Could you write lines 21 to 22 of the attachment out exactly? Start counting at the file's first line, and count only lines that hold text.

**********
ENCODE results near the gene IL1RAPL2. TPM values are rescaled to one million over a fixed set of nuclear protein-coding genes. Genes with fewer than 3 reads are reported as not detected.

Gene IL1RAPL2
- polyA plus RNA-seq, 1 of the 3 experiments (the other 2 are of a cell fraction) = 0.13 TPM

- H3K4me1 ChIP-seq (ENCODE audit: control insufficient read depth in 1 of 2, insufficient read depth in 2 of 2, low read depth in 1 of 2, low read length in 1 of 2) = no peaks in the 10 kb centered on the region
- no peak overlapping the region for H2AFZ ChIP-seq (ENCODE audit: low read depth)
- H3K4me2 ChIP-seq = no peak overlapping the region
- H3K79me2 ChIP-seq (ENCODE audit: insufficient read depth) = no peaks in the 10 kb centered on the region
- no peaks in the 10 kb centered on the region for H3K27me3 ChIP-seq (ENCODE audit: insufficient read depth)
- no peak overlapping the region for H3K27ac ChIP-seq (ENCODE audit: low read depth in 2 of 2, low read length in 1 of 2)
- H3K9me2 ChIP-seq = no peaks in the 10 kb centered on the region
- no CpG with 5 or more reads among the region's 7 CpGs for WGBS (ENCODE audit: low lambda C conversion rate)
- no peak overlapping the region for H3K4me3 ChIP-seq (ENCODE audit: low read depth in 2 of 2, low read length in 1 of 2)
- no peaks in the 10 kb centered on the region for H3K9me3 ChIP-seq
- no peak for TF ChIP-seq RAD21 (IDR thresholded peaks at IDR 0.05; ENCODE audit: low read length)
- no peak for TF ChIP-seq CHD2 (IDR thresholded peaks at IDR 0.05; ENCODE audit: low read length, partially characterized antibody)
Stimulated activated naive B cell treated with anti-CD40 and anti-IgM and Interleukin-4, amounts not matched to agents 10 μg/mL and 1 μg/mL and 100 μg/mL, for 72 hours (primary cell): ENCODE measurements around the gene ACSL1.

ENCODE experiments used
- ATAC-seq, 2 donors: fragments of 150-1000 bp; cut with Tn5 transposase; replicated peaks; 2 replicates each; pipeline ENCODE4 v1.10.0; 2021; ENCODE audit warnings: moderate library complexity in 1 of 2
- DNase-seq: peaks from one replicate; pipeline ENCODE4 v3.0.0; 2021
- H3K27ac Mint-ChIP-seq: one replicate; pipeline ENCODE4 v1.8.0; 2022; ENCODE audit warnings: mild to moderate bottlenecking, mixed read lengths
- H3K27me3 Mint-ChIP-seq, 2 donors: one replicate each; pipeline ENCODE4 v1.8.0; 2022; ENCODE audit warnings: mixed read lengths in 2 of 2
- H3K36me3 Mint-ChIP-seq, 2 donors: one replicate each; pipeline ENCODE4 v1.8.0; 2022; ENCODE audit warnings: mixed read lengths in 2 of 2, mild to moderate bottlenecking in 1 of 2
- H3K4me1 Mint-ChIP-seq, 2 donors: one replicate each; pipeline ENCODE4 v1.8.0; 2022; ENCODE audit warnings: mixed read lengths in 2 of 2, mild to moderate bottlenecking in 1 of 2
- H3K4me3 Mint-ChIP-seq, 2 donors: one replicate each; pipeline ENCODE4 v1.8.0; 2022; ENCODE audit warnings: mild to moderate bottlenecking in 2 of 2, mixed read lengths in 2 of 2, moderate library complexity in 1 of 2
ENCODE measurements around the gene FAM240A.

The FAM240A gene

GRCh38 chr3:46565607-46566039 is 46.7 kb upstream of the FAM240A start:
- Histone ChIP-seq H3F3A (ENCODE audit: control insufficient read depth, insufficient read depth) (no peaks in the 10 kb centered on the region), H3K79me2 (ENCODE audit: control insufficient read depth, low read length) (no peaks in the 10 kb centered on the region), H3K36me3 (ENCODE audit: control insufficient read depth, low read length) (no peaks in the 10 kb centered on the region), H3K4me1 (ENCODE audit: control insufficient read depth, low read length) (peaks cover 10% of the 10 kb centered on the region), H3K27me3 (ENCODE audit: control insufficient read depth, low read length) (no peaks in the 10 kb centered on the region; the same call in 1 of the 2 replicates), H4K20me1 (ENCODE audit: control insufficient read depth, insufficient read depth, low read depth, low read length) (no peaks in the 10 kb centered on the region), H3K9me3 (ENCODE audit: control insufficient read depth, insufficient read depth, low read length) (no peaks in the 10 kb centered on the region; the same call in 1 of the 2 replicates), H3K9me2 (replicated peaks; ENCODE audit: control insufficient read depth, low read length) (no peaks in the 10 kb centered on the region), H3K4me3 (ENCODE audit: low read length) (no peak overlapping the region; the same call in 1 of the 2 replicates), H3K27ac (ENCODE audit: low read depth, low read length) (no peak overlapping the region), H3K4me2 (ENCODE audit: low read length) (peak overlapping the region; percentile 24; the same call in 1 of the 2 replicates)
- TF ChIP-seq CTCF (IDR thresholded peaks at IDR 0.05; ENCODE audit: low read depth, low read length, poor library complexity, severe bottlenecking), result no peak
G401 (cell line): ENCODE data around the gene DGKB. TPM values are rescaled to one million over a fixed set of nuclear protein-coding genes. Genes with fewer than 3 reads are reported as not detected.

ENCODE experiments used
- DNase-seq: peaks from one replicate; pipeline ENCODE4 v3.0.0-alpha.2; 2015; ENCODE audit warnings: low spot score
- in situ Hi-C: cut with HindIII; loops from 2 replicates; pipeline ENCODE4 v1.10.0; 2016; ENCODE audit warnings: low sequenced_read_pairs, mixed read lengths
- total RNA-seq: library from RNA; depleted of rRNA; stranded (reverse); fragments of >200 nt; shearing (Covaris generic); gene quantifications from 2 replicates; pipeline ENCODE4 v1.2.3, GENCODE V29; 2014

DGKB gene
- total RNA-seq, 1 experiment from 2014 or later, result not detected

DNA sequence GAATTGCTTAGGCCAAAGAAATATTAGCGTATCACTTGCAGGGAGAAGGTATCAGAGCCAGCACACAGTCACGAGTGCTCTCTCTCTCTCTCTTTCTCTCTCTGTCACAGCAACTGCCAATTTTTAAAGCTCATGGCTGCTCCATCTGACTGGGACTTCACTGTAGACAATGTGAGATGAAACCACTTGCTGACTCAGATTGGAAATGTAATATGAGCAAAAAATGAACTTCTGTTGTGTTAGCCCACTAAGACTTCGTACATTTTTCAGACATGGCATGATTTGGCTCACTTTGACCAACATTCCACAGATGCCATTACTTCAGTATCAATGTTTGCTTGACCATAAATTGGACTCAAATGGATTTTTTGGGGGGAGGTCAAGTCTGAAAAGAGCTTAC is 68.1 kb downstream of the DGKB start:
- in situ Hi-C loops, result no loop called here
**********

- H3K27me3 Mint-ChIP-seq, 2 donors: one replicate each; pipeline ENCODE4 v1.8.0; 2022; ENCODE audit warnings: mixed read lengths in 2 of 2
- H3K36me3 Mint-ChIP-seq, 2 donors: one replicate each; pipeline ENCODE4 v1.8.0; 2022; ENCODE audit warnings: mixed read lengths in 2 of 2, mild to moderate bottlenecking in 1 of 2